KalSMS tries to help this by leaving the heavy lifting to a web app, and just providing a simple, as thin as possible layer between SMS to the Web and back again. This means developers can work with the tools they already know, use state of art technologies like Heroku or App Engine that make launching a web app extremely simple and cheap, and just use an Android phone to enable the SMS part.

Current solutions require either collaboration from a local cellular provider, often a challenge for low budget projects, or setting up your own server – that is, an actual computer running the SMS gateway software connected to a cellular modem. This is non-trivial to install and maintain, and since the solutions out there are tightly coupled you have to write your actual application in a specific language or framework dictated by the SMS solution.

By being Android-based, KalSMS installation is a matter of scanning a barcode, maintenance means keeping the phone working – something almost all people in the world now know how to do. Basically an Android phone with KalSMS replaces a computer, network connection, cell modem, a UPS system and whole bunch of software.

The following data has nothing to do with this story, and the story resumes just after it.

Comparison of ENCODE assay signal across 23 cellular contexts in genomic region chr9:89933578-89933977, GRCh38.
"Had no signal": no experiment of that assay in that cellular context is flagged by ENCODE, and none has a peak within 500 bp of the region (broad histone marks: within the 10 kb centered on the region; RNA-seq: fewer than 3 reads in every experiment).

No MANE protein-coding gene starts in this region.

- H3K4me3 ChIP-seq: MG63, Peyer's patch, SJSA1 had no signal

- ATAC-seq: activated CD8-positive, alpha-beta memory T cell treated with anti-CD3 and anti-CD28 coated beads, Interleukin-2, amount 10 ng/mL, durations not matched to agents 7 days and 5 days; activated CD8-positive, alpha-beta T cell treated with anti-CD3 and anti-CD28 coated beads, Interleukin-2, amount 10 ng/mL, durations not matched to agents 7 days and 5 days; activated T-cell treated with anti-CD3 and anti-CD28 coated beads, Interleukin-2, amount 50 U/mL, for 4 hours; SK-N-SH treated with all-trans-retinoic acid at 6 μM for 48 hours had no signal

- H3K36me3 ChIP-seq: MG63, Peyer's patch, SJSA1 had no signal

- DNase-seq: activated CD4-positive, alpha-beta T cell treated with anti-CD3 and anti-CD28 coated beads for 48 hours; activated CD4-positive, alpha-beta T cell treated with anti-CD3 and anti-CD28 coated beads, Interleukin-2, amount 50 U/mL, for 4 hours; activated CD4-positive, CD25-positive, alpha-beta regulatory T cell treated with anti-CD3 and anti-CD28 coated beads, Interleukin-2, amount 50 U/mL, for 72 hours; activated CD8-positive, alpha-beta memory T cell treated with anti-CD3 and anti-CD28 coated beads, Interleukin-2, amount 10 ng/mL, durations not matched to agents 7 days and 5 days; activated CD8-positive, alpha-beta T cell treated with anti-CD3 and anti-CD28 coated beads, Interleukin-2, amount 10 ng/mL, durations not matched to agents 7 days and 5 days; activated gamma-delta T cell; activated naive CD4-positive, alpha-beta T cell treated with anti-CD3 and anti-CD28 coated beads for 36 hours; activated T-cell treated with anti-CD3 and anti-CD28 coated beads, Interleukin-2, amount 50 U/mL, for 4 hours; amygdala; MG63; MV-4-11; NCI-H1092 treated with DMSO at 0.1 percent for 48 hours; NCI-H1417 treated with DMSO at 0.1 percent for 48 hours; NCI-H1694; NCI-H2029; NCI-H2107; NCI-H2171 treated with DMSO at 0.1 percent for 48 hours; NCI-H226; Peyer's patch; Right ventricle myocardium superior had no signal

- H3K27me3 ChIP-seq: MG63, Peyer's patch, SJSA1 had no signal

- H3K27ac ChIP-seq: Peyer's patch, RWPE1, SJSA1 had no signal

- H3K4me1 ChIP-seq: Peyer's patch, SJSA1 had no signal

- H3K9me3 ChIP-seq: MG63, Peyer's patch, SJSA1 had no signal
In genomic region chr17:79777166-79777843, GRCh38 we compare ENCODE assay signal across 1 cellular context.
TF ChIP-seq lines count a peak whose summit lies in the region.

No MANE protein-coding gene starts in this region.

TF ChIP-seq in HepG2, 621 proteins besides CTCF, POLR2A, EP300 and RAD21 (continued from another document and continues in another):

I’ve got plenty of opinions on aid efforts and their effects over the years, but in keeping with the unwritten “produce or shut up” motto of this blog I’ll just say I think things will start to improve when more people pay attention to Bill Easterly than Bono. In my corner, I hope hackers will use KalSMS for various projects simply for its simplicity and reliability – and perhaps in time will seep into the developing world projects I had in mind when building it.

MacBook Time Lapse in Make Magazine

I had the the idea to use iSight for time lapse photography during a record setting blizzard in February, now we’ve just been through perhaps the hottest July on NYC’s records and the new volume of Make Magazine carries the print article. Make is one of my favorite publications, which makes me particularly stoked about the whole thing.

Randi & Patrick, thanks for your photos! Unfortunately Make had to pick just one (it’s only a two page piece..) I really appreciate both your help!